Reforestation is more than just planting trees. It’s also a strategy for tackling climate change. Despite attempts to mitigate its effects, climate change continues to impact our society. Some of the crises we face include extreme weather events, biodiversity loss, and diminishing food security. As levels of carbon dioxide within the atmosphere increase, so do the problems. Clearly we need to find an immediate solution. If only it were possible to remove CO₂ from the atmosphere and store it somewhere… This is where trees come in!
Trees make up a crucial aspect of our global ecosystem. Unfortunately, they are under constant threat. By 2050, tree canopy cover will likely decline by up to 223 million hectares worldwide (Nick Kilvert, 2019). This is due to activities such as logging and intensive burning and clearing for grazing. Reforestation is important for more than combatting climate change. The world’s forests also protect 80% of the biodiversity that exists on land (Nick Kilvert, 2019). However, to be effective, reforestation needs to happen immediately.
Trees absorb carbon dioxide. This makes them a valuable tool for lowering its levels in the atmosphere. A landmark 2017 peer-reviewed study found that reforestation is the number one climate change solution (Griscom, B. et al, 2017). Research has found that 0.9bn hectares – roughly the size of the US – is currently available for planting trees globally (Bastin, J-F. et al, 2019). This would reduce CO₂ in the atmosphere by a massive 25% (Bastin, J-F. et al, 2019).
The benefits of trees extend beyond absorbing CO₂ and providing oxygen. Trees also protect coastal regions against severe flooding and storms by absorbing excess water in the soil (Chaplin, 2018). Their root systems prevent erosion of river banks and provide food and shelter for some species (Randwick City Council, 2021). Plus, they provide shade, helping soil retain moisture and thus support fertile agriculture. Most importantly, trees play a vital role in increasing biodiversity. Even after they die, decomposers recycle the organic material and return it to the soil so that it can fertilise new trees (Chaplin, 2018). It’s clear that trees are necessary for a balanced ecosystem and a healthy planet.
Trees For Life
Reforestation is not as simple as planting trees. THRIVE recently donated to the organisation Trees for Life. They are trying to revive Scotland’s native Caledonian forests, less than 2% of which currently remain (Barkham, 2019). 11 years ago, the charity purchased the Dundreggan hunting estate. Their goal is to restore 4,000 hectares of this degraded landscape (Barkham, 2019). While many assume this is a natural wild, sparse landscape, this is not the case. Human expansion has driven out natural predators, leading to an overpopulation of red deer in the region. Deer graze on young shoots and prevent forest growth (Reforesting Scotland, 2013).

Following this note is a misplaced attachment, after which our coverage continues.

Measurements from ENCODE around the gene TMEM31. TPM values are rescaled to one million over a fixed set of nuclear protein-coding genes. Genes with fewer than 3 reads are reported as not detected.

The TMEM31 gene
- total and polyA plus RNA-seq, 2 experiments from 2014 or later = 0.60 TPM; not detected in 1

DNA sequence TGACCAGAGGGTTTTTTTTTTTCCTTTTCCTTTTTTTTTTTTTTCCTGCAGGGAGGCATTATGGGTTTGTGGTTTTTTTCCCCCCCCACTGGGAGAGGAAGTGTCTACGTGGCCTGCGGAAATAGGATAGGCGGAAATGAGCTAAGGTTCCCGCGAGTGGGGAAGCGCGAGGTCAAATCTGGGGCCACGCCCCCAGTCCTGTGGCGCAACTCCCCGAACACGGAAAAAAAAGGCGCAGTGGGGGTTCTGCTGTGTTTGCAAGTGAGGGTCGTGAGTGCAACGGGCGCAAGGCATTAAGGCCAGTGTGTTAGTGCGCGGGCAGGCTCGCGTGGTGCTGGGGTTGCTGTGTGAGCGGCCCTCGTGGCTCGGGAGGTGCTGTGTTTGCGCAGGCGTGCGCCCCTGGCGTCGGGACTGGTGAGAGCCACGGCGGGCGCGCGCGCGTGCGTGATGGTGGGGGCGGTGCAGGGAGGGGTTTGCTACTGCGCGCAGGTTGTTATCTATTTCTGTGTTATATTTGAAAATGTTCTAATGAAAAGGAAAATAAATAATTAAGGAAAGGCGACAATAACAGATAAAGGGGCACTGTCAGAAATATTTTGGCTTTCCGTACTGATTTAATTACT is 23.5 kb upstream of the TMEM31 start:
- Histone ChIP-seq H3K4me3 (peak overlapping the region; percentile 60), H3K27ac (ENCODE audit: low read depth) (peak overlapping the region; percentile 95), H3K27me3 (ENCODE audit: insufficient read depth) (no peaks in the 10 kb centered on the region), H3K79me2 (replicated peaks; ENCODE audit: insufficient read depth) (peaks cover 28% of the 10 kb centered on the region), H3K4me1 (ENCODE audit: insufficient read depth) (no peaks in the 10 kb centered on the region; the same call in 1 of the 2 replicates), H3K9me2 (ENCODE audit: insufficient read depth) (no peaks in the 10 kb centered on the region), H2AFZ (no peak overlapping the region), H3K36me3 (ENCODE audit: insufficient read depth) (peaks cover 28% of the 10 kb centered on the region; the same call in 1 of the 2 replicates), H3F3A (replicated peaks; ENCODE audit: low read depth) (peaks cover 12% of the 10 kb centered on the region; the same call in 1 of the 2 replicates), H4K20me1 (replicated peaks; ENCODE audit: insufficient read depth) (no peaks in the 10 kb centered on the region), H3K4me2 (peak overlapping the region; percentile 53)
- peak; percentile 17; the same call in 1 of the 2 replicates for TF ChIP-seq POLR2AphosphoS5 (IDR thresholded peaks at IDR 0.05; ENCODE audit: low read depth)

The mission of Trees for Life demonstrates the complexity of restoring nature. Balancing the diversity of native trees, scrub, and associated life is not a simple process. This is especially true when the main cause of degradation remains uncontrolled. Currently, they are slowly culling red deer to keep the population in check and allow vegetation to flourish. Ecologists calculate that a red deer population of five to twenty per square kilometre will allow natural regeneration (Barkham, 2019). The deer population in Dundreggan can now sustain some young pines, birches, rowans and junipers. Trees for Life volunteers have planted nearly 2 million native trees. As a result, black grouse shoots, small mammals and young birds are beginning to return to the once barren landscape (Barkham, 2019).
Is it Realistic?
Although trees do act as carbon sinks, there are still many barriers to global reforestation. The Intergovernmental Panel on Climate Change (IPCC) stated that if the world wanted to limit the rise to 1.5°C by 2050, an extra 1 billion hectares of trees would be necessary (McGrath, 2019). For emphasis, that’s not a billion trees, that’s a billion hectares of trees. We must consider how realistic this approach is. How much carbon can we realistically sequester through reforestation? And how long would it take to start seeing a decrease in atmospheric carbon concentrations?
On the practical side, the time, money and resources needed to implement a global reforestation project are also unknown (Buis, 2019). There is also a scientific concern relating to biodiversity. Many tree planting efforts use only one kind of tree. With the risk of monoculture forests, will ecosystems function as efficiently as they did before? And even if it is possible to restore biodiversity to its original levels, there are aspects, such as a region’s soil health, which may prevent this (Buis, 2019).
Therefore, planting trees isn’t a realistic solution to the problem of climate change. To stop increasing temperatures, we must decrease our fossil fuel emissions. However, trees can act a useful tool to assist in curbing climate change while we implement long term systematic changes to our polluting industries and habits. Foundations such as Trees for Life and THRIVE Project ensure that this process is fulfilled, and ultimately contribute to making the world a more sustainable place.